How to tell when to replace a hybrid battery

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Curious if your battery is going bad? Don’t worry; you’ll know. A big red “triangle of death” on the dash gauges, along with a check-engine light, maintenance-required warning, and multiple annoying beeps. Here are some warning signs to look for to try and avoid getting to that point:

Reduced power

Manufacturers list hybrid specs using “total system horsepower” of the gas engine and electric motor(s) combined. You are also used to the performance of this total package. As a battery starts to fail with limited capacity, the reduced storage of the battery means it drains easily, so it leans more on the small gas engine for power. Without the battery powering the electric motor, you’ll feel the lack of torque around town. The vehicle has sluggish power on acceleration, and you find yourself using more throttle to maintain speed.

Reduced fuel economy

Since you have less power in a hybrid with a failing battery, you’re pressing the throttle further or having to hold it down longer to get up to speed. This extra use of the gas engine directly relates to increased gas usage. Without the ability to cruise in electric mode, the hybrid keeps the gas engine on, lowering your fuel economy and draining your wallet.

Twitchy battery status

Let’s say that when you parked your hybrid last night, you noticed the battery was mostly full. Yet, when you went to start it the next morning, the battery status showed nearly empty. What’s going on here? Draining overnight is a common warning sign of an aging hybrid battery. It’s called ‘negative recalibration, the instruments are reading the false full status from the surface charge of the battery, and not its actual status.

How to prolong hybrid car battery life

Odds are your hybrid battery life will end around the same time the vehicle sees the end of its service life. Hybrid batteries are built well and should last you several years. However, there are drivers that are heavy on the throttle, drive in extremely hot and cold temps and run their cars to the limit. That will limit the battery life. Here’s how to try and avoid doing that:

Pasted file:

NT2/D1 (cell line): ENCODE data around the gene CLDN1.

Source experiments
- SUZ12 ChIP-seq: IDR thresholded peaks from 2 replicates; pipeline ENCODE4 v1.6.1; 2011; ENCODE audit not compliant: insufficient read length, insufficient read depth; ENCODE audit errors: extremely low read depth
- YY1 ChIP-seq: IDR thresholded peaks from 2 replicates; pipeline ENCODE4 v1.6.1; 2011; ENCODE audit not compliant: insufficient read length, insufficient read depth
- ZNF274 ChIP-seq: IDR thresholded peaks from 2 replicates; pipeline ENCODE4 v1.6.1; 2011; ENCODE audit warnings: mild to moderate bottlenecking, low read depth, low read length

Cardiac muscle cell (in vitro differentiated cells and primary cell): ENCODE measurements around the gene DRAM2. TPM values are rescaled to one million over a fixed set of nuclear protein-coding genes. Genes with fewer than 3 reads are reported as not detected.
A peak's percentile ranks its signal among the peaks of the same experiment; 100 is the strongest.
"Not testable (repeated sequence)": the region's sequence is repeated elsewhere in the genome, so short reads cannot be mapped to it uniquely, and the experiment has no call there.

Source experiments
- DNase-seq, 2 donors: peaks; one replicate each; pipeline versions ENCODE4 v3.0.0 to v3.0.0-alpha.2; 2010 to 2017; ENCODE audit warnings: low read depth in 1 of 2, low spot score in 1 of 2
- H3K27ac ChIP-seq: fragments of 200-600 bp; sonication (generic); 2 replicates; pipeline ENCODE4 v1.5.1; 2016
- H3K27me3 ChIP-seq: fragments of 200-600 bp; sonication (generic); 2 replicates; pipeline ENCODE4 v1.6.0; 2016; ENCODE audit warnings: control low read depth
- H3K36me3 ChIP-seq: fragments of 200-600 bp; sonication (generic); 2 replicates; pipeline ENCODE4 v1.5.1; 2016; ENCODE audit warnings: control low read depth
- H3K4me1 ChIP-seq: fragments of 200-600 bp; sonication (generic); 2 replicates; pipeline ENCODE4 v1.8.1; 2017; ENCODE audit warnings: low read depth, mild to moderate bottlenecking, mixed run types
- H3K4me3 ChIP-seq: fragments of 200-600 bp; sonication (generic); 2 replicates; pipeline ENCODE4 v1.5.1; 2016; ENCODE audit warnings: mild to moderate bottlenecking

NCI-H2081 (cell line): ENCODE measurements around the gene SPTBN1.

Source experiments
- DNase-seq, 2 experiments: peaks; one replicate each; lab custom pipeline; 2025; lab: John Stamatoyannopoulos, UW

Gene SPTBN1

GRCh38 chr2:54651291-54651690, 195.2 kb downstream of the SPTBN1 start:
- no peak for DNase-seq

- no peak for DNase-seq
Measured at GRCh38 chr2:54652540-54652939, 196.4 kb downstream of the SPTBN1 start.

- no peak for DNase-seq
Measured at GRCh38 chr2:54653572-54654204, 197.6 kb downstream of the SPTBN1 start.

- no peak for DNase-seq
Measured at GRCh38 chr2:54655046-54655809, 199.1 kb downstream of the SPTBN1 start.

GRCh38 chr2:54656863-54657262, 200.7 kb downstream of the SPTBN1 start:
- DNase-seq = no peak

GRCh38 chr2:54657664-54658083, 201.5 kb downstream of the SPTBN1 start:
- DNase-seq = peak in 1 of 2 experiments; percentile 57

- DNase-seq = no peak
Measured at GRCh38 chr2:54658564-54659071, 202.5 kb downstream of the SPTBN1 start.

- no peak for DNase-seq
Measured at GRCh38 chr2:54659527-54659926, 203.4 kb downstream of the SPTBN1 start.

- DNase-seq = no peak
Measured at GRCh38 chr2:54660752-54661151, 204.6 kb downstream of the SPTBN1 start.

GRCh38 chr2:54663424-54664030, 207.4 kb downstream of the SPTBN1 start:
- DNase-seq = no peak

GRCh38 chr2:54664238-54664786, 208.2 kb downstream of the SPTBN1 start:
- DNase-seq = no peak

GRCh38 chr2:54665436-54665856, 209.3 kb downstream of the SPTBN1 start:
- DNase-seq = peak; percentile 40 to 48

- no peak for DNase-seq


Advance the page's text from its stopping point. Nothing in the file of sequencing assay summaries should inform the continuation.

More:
Service the car on-schedule

There’s a handy book that comes with all vehicles that most drivers ignore and leave in the glove compartment. Don’t be that person; read your owner’s manual. In the maintenance section, you will find the manufacturer’s recommendations for service, including hybrid components. This won’t be very much maintenance, or very often, but it can prove critical to hybrid longevity. Proper maintenance will help the battery, and the rest of the car, live as long as possible. 

Charge plug-ins correctly

Again, look through that handy owner’s manual. There are several kinds of charging systems and speeds available, but you want to use what the manufacturer recommends. If your owner’s manual says to only use Level 1 or 2 charging, then going with faster charging causes excess heat, which could damage the battery, reduce its capacity, or even cause a fire. Trickle charging helps your standard 12V battery live longer, and slower charging seems to work best for plug-in hybrids and EVs too.

Avoid extreme temperatures

Remember, heat is the enemy. Keep your hybrid battery at a reasonable temperature with a climate-controlled garage. That’s not always an option, but even an insulated garage is better than getting directly blasted by the sun’s heat. Park in a parking garage or shady parking spot when you can and use a sunshade or heat reflective tint on the windows to keep the interior cooler.

Regularly screen the battery

Curious about the health of your hybrid battery? While engine health can be checked with a compression test or oil analysis, you can get similar information on battery health through a stress test. This is usually performed by a dealership using professional diagnostic tools, but it provides a clear look at your battery health. These tests can show you which cells or modules have deteriorated, which opens up the more affordable option of just replacing the individual modules.


Battery reconditioning systems vary widely in complexity, user-friendliness, and price. There are a lot of different products out there, but they all perform the same function correctly discharging and recharging the hybrid battery to prevent dendrite formation, which maximizes battery capacity. If you want to keep your car for another 15 years, buy a brand-new battery and the car will perform perfectly. Do periodic reconditioning, and you’ll keep it for the rest of your life.


Nelson Xavier Ssenyange

Team Leader

Germax Autos, Spares & Garage Ltd

Lukade Road, Naalya




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